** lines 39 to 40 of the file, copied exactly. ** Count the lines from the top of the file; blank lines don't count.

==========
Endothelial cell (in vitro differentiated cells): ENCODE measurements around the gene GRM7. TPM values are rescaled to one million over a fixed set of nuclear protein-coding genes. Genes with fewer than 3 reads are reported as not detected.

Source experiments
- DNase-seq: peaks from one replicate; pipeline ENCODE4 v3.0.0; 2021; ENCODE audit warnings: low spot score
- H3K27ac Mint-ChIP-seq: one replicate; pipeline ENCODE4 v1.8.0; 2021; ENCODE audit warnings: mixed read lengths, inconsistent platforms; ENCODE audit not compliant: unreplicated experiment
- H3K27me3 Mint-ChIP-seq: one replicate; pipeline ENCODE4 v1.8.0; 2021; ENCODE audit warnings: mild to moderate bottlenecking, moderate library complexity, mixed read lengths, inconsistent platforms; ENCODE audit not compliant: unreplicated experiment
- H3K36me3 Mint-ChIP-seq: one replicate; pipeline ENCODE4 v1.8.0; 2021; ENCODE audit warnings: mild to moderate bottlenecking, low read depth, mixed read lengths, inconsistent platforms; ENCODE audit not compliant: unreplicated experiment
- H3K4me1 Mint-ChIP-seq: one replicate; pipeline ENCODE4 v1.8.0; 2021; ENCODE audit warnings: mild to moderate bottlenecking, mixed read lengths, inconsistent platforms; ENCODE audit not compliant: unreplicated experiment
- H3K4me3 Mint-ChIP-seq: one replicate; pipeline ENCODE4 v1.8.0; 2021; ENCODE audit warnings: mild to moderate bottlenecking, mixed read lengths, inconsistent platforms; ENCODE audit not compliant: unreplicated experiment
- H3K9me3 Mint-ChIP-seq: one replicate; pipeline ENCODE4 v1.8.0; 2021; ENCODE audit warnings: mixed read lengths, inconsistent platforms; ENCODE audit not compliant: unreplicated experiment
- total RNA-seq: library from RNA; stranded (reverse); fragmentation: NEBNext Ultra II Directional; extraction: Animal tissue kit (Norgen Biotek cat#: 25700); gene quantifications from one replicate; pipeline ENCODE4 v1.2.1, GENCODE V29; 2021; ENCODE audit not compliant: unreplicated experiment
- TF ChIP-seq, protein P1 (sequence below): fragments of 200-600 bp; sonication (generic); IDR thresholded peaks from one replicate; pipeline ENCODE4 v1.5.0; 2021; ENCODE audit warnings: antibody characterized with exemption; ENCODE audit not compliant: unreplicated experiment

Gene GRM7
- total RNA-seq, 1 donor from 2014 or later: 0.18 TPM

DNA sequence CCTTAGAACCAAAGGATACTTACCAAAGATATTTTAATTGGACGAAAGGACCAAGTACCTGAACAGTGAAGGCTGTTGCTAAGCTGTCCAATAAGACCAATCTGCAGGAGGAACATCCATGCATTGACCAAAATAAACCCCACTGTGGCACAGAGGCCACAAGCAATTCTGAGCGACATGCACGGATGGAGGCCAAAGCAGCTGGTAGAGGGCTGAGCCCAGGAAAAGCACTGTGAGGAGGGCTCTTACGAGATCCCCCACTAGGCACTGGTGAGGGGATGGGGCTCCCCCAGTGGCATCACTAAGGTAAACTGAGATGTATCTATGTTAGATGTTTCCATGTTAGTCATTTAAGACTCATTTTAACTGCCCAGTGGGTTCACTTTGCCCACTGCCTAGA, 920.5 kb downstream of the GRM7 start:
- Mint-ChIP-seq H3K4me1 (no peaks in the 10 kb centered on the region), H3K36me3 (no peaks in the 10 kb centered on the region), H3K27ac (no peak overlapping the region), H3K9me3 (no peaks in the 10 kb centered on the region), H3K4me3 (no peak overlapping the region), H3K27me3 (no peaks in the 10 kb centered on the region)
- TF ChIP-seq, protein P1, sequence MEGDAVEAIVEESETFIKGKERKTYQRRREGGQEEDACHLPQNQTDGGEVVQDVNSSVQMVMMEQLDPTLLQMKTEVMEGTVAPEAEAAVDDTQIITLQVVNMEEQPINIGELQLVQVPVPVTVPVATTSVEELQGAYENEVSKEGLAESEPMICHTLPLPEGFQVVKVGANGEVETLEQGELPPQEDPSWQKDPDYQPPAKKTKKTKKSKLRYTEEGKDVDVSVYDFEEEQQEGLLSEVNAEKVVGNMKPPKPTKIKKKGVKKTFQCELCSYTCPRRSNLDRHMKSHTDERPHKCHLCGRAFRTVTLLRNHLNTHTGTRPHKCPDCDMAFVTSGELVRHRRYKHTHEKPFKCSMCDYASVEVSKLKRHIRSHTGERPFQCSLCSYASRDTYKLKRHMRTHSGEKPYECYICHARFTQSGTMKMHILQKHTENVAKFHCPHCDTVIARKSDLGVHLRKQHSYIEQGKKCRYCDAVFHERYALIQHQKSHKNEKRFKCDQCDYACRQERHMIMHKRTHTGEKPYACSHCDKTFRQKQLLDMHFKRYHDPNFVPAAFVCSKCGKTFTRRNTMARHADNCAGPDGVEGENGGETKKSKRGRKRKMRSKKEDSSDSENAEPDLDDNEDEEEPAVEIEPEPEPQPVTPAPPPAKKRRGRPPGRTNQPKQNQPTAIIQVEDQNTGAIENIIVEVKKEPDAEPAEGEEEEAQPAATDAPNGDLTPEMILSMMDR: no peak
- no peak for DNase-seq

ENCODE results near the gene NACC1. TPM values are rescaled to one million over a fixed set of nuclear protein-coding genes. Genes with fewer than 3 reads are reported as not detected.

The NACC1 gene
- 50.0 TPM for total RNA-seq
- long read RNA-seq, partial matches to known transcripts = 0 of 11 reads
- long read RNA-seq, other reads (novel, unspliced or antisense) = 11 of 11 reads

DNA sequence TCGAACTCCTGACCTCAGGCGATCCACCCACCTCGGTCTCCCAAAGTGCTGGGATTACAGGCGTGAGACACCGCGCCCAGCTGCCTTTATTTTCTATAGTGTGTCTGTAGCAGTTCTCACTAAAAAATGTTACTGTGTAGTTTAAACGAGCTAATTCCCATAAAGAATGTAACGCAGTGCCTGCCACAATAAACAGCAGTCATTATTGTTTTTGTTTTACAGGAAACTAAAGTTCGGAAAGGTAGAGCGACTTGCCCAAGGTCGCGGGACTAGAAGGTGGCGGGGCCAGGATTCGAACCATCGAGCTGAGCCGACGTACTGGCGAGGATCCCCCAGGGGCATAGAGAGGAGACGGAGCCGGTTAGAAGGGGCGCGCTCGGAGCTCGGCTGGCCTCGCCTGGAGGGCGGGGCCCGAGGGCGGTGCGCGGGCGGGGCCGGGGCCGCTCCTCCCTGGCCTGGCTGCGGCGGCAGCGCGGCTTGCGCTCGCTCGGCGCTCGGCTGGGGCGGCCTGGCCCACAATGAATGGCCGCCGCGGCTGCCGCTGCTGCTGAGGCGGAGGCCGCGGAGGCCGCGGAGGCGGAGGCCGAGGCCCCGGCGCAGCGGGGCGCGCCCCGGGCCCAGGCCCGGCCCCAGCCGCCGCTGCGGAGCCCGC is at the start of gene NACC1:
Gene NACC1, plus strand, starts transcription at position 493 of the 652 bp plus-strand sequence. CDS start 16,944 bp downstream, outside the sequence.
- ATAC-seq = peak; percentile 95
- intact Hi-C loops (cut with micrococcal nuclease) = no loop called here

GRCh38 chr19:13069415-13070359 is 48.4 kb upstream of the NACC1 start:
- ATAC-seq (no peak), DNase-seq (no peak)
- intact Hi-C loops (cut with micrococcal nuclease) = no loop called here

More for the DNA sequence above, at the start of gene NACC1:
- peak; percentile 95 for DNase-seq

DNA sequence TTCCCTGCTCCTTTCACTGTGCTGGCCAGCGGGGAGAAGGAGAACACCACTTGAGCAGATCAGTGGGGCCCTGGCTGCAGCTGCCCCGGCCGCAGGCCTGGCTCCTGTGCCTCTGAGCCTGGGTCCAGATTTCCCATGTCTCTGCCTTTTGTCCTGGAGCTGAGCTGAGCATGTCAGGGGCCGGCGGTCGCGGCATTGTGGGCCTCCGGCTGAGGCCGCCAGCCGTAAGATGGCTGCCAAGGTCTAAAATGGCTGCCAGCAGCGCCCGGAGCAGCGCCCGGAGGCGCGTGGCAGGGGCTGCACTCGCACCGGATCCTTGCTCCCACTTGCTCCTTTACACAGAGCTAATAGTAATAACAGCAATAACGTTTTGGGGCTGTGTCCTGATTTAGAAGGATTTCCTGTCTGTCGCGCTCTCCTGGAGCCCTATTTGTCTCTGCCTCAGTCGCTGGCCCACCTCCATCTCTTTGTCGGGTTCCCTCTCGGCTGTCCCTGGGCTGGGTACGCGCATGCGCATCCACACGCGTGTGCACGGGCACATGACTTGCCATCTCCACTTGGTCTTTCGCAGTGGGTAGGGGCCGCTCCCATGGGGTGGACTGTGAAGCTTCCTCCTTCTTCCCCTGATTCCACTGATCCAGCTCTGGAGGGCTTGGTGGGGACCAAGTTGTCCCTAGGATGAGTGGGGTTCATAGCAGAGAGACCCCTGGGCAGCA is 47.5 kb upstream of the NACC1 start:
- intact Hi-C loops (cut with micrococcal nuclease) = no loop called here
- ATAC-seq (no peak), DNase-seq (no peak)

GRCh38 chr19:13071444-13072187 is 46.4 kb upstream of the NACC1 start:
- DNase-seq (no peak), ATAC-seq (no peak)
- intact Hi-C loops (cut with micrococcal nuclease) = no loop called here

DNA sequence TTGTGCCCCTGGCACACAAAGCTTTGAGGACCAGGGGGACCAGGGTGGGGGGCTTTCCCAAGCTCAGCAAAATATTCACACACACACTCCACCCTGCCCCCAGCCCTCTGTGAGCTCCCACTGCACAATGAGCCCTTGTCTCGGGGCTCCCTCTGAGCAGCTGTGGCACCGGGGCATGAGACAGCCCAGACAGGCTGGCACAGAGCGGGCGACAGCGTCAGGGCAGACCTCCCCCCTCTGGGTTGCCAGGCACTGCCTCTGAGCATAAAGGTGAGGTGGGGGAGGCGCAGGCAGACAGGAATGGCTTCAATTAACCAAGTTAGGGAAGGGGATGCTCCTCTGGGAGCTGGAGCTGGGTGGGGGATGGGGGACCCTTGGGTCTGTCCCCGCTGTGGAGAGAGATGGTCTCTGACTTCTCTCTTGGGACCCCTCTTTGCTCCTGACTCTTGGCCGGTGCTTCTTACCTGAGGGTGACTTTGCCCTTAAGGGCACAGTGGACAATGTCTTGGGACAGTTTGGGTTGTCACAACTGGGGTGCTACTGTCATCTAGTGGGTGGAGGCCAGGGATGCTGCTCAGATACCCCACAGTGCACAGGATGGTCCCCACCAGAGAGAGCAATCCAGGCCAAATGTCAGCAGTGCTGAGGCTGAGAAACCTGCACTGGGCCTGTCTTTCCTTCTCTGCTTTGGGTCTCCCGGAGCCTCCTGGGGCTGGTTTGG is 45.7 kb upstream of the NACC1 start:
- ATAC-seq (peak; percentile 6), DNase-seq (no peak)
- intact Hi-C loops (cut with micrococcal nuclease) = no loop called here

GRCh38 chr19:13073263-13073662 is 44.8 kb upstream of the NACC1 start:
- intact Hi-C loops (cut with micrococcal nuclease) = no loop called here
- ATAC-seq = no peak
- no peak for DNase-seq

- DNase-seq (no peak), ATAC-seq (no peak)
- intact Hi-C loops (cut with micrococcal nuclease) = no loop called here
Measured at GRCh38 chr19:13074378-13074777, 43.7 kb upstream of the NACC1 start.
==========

- ATAC-seq (peak; percentile 6), DNase-seq (no peak)
- intact Hi-C loops (cut with micrococcal nuclease) = no loop called here